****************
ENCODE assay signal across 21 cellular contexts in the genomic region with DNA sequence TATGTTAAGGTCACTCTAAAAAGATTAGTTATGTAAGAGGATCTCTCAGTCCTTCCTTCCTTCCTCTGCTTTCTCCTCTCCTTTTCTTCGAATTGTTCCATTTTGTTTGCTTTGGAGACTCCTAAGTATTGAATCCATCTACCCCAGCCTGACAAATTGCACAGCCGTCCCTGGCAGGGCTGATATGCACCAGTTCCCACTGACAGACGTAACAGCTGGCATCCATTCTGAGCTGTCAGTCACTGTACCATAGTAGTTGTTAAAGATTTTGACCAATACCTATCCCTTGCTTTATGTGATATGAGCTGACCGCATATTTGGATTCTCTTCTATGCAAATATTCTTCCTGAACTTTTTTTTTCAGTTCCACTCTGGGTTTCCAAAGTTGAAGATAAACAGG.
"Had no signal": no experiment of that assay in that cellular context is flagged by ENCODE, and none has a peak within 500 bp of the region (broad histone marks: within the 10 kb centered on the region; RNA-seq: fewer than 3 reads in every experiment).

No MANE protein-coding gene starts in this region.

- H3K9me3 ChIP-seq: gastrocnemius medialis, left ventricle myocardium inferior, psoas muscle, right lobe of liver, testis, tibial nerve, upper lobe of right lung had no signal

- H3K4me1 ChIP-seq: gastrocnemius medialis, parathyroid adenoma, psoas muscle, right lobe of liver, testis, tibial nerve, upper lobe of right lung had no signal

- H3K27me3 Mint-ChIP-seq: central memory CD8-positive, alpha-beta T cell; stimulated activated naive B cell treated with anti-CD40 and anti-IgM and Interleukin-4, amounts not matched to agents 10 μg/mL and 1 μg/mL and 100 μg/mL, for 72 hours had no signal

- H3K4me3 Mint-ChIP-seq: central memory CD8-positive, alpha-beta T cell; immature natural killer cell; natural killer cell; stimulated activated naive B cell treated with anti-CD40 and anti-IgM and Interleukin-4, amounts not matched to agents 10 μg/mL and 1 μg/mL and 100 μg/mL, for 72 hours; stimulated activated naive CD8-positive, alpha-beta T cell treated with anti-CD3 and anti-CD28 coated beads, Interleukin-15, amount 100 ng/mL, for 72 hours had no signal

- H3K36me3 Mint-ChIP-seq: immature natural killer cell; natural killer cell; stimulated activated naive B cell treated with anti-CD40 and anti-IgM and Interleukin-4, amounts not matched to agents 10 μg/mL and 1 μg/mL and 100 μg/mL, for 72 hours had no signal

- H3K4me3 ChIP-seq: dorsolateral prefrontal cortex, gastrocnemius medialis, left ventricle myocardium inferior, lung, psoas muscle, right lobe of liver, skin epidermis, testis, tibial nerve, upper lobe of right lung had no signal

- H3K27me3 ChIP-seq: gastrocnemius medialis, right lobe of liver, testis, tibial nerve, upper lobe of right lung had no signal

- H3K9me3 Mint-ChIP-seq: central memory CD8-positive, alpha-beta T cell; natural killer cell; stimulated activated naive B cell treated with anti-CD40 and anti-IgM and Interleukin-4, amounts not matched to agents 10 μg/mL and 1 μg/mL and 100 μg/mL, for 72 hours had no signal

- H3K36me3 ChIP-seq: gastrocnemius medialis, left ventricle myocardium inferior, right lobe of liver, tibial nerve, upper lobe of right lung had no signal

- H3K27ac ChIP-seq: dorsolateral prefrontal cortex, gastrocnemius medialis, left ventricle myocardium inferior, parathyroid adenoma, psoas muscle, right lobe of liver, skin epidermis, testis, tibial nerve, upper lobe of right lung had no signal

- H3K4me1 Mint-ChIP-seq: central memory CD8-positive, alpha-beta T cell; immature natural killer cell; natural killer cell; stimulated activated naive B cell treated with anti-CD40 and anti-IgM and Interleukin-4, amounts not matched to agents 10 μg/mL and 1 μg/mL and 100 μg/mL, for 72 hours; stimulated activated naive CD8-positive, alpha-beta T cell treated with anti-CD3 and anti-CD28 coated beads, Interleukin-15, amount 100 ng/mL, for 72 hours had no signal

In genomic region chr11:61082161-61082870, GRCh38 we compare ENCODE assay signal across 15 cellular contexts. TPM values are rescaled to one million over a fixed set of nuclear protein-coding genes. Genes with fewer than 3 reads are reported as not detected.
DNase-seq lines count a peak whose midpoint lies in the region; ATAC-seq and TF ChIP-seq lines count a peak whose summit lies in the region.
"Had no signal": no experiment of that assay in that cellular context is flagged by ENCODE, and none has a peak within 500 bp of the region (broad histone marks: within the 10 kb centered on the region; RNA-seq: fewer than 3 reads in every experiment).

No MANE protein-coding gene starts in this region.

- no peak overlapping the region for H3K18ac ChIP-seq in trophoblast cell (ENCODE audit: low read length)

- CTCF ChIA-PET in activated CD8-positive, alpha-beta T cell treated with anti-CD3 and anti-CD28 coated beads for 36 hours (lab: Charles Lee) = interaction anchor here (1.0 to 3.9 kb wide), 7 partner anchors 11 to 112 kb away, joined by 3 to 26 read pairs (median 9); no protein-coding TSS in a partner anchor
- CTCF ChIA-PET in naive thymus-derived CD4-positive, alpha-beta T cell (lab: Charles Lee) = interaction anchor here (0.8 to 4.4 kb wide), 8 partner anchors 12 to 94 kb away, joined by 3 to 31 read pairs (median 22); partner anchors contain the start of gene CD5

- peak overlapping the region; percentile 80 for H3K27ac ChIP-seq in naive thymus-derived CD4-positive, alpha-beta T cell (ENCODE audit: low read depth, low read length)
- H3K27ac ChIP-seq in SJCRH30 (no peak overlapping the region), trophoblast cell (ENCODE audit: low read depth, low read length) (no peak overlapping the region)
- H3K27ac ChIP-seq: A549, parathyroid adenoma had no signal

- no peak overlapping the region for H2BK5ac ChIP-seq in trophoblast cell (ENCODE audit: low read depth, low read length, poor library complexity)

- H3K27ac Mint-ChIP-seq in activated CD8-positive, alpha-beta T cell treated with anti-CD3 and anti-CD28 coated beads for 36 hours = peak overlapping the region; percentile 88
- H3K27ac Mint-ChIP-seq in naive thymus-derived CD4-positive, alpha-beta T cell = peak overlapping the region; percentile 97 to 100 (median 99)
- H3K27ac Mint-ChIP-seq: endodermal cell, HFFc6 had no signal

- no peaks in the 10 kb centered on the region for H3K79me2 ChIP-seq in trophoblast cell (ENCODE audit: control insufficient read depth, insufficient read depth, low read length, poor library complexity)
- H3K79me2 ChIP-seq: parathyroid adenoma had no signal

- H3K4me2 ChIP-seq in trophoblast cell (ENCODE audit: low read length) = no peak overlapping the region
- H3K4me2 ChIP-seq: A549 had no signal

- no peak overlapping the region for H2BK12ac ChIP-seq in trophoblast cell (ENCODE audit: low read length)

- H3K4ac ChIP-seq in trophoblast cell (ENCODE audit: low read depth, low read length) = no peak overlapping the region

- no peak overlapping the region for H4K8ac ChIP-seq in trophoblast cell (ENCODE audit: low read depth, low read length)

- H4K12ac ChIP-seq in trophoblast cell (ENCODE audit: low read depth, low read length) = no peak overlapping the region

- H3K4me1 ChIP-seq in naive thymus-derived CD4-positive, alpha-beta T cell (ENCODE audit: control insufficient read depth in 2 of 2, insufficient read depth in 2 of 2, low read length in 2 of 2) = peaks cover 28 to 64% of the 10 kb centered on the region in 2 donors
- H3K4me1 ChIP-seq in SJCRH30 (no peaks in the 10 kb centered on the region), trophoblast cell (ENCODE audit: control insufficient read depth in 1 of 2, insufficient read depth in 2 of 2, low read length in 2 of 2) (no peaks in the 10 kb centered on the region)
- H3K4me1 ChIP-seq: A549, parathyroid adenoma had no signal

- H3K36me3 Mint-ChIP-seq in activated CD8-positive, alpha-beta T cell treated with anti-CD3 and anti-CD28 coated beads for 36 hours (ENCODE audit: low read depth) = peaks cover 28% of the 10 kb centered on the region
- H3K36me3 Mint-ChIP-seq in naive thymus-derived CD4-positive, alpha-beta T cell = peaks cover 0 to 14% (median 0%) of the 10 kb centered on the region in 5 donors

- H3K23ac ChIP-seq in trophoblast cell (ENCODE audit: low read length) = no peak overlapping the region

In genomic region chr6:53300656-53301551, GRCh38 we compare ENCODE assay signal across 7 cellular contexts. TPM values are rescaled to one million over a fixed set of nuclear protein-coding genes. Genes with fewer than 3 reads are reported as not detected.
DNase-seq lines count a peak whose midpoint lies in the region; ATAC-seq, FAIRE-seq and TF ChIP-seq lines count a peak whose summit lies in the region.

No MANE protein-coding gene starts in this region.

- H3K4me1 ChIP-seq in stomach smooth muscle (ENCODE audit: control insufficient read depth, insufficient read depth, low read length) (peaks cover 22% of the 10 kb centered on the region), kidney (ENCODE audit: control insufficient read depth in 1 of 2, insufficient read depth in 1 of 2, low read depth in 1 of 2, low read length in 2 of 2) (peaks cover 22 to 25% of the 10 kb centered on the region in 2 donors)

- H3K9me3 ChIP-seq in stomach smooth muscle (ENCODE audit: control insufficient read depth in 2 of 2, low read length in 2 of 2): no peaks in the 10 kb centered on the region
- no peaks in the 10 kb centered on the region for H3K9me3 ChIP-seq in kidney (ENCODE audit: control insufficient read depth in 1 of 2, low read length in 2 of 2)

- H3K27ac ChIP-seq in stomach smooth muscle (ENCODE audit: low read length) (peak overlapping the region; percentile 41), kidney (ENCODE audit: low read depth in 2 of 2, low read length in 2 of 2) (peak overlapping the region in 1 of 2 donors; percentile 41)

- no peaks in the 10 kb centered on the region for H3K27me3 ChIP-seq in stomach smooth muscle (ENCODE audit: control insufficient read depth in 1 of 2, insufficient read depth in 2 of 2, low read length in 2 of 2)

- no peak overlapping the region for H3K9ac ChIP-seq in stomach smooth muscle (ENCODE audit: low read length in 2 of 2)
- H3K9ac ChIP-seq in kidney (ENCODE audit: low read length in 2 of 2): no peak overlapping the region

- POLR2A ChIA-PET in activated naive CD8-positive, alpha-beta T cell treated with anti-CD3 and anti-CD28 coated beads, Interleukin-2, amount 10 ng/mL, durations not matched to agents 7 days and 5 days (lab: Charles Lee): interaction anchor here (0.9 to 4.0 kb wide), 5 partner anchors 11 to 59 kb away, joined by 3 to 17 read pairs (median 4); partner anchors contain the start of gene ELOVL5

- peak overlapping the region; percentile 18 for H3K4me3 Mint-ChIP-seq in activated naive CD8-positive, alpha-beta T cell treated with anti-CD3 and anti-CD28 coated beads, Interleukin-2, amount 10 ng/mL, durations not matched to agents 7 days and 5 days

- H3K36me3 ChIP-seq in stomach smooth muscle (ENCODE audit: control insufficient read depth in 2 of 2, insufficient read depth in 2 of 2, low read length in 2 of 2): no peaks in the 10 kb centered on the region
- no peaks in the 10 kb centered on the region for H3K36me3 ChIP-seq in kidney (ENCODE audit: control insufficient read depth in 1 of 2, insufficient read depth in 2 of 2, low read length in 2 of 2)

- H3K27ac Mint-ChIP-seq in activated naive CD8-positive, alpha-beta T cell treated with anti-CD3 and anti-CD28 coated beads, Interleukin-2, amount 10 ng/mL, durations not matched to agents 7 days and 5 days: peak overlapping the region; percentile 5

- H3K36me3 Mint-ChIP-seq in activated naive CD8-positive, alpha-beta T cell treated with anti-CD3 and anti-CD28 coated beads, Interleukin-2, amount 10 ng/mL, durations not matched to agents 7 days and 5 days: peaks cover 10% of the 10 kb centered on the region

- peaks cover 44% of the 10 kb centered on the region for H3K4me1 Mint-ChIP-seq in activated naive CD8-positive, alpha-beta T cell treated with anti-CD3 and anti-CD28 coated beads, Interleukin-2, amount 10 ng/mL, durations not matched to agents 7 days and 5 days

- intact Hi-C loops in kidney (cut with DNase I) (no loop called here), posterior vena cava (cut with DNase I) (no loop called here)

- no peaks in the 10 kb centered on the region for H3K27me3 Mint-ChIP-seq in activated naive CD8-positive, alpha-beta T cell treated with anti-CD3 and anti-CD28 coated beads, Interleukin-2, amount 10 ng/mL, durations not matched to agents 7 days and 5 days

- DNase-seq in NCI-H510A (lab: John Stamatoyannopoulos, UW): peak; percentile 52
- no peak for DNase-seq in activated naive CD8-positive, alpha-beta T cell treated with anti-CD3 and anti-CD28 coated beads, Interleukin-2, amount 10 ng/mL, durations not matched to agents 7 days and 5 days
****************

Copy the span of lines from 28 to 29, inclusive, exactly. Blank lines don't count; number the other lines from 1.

- H3K27ac Mint-ChIP-seq: endodermal cell, HFFc6 had no signal

- no peaks in the 10 kb centered on the region for H3K79me2 ChIP-seq in trophoblast cell (ENCODE audit: control insufficient read depth, insufficient read depth, low read length, poor library complexity)